Total Variation = Between Group Variation + Within Group Variation

Variation is measured using the Sum of Squares (SS): The sum of the squares within a group (SSE), the sum of squares between groups (SSG), and the total sum of squares (SST).

SSG (Between groups): Measures the variation of the \(I\) group means around the overall mean. \[ SSG = \sum_{i=1}^{I}n_{i}(\bar{y}_{i.}-\bar{y}..)^{2} = n_{1}(\bar{y}_{1.}-\bar{y}..)^{2} + n_{2}(\bar{y}_{2.}-\bar{y}..)^{2} + n_{3}(\bar{y}_{3.}-\bar{y}..)^{2} \]

SSE (Within group): Measures the variation of each observation around its group mean. \[ SSE = \sum_{i=1}^{I}\sum_{j=1}^{n_{i}}(y_{ij}-\bar{y}_{i.})^{2} = \sum_{i=1}^{I}(n_{i}-1)Var(Y_{i}) \]

SST (Total): Measures the variation of the \(N\) data points around the overall mean. \[ SST = \sum_{i=1}^{I}\sum_{j=1}^{n_{i}}(y_{ij}-\bar{y}..)^{2} = (N-1)Var(Y) \]

5.4.2 Analysis of Variance Table*:

The results of an analysis of variance test are always summarized in an ANOVA table. The format of an ANOVA table is as follows:

Source :========= Groups SS :======: SSG df :=====: \(I-1\) MS :=========================: MSG = \(\frac{SSG}{I-1}\) F | :=====:+ \(\frac{MSG}{MSE}\)
Error SSE \(N-I\) MSE = \(\frac{MSG}{N-I}\)
Total SST \(N-1\)

5.4.3 The F-distribution

The \(p\)-value of the test is the area to the right of the F statistic density curve. This is always to the right because the F-distribution is not symmetric, truncated at 0 and skewed right. This is true regardless of the \(df\).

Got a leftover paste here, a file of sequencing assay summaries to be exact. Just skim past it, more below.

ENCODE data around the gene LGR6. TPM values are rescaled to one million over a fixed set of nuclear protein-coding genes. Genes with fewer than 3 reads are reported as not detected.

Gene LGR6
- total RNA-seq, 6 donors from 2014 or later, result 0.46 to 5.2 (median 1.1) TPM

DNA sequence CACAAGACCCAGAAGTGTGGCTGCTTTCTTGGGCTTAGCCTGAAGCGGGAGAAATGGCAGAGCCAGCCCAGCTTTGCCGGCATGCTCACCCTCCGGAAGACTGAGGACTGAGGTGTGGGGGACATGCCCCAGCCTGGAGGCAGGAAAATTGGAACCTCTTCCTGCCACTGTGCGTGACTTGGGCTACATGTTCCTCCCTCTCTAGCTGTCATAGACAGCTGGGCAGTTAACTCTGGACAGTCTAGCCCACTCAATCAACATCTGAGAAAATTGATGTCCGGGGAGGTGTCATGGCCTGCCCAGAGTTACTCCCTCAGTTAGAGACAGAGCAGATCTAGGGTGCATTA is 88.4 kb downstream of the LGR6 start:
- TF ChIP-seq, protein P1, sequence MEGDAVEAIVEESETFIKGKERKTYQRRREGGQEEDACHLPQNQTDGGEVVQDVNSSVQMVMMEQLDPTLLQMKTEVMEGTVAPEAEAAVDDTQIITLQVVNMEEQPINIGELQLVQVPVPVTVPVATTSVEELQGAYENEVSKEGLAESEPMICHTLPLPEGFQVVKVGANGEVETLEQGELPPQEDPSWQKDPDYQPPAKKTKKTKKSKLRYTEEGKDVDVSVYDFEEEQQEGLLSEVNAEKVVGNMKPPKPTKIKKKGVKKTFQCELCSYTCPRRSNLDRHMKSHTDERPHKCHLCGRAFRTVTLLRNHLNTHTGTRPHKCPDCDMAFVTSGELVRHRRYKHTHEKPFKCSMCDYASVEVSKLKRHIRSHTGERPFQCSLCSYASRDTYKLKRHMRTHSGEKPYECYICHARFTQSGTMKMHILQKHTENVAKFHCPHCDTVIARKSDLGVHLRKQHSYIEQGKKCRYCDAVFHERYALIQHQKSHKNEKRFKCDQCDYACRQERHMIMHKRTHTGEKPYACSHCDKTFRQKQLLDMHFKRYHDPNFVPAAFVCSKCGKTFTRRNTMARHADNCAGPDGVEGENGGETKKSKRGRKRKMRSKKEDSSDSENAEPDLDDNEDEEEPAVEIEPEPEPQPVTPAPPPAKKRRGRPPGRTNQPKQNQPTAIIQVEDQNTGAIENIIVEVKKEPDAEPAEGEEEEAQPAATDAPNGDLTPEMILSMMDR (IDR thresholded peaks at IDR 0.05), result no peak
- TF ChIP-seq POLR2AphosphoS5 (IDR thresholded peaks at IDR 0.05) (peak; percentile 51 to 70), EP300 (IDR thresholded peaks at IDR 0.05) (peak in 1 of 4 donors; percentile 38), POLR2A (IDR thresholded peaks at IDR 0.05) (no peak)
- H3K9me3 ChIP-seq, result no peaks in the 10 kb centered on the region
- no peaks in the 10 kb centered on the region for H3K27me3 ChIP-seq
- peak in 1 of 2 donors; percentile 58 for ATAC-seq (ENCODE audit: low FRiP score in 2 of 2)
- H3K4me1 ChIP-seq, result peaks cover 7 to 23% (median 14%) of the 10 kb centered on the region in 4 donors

5.4.4 Assumptions

Generally we must check three conditions on the data before performing ANOVA:

  • The observations are independent within and across groups
  • The data within each group are nearly normal
  • The variability across the groups is about equal.

When these three conditions are met, we may perform an ANOVA to determine whether the data provide strong evidence against the null hypothesis that all the \(\mu_i\) are equal.

5.4.5 Example: A comparison of plant species under low water conditions

The PLANTS1 data file gives the percent of nitrogen in four different species of plants grown in a laboratory. The researchers collected these data in parts of the country where there is very little rainfall. To examine the effect of water, they varied the amount per day from 50mm to 650mm in 100mm increments. There were 9 plants per species-by-water combination. Because the plants are to be used primarily for animal food, with some parts that can be consumed by people, a high nitrogen content is very desirable. Let’s formally test to see if the nitrogen content in the plants differ across species.

1. Identify response and explanatory variables.

  • The quantitative response variable is % nitrogen (pctnit)
  • The categorical explanatory variable is species (species)

2. Visualize and summarize bivariate relationship.

plot.nitrogen.species <- plants1 %>% select(species, pctnit) %>% na.omit()

ggplot(plot.nitrogen.species, aes(x=species, y = pctnit, fill=species)) +
      geom_boxplot(width=.3) + geom_violin(alpha=.4) +
      labs(x="Species") +
      scale_fill_viridis_d(guide=FALSE) +
      stat_summary(fun.y="mean", geom="point", size=3, pch=17,

plot.nitrogen.species %>% group_by(species) %>%
 summarise(mean=mean(pctnit, na.rm=TRUE),
             sd = sd(pctnit, na.rm=TRUE),
             IQR = IQR(pctnit, na.rm=TRUE)) %>% kable()
species mean sd IQR
1 3.039810 0.2506118 0.2690
2 2.092841 0.2377523 0.2725
3 3.284365 0.3218599 0.5065
4 1.195587 0.2342217 0.3125

While the standard deviations are relatively similar across all species, the means are different (3.04 v. 2.09 v. 3.28 v. 1.20), with species 3 having the largest mean nitrogen content and species 4 the smallest. Species 3 has the highest IQR and species 1 has the lowest 0.506 v. 0.269).

3. Write the relationship you want to examine in the form of a research question.

  • Null Hypothesis: There is no difference in the average nitrogen content among plant species 1 through 4.
  • Alternative Hypothesis: There is a difference in the average nitrogen content among plant species 1 through 4.

4. Perform an appropriate statistical analysis.

I. Let \(\mu_{1}\), \(\ldots\), \(\mu_{4}\) be the mean nitrogen content in plant species 1 through 4 respectively.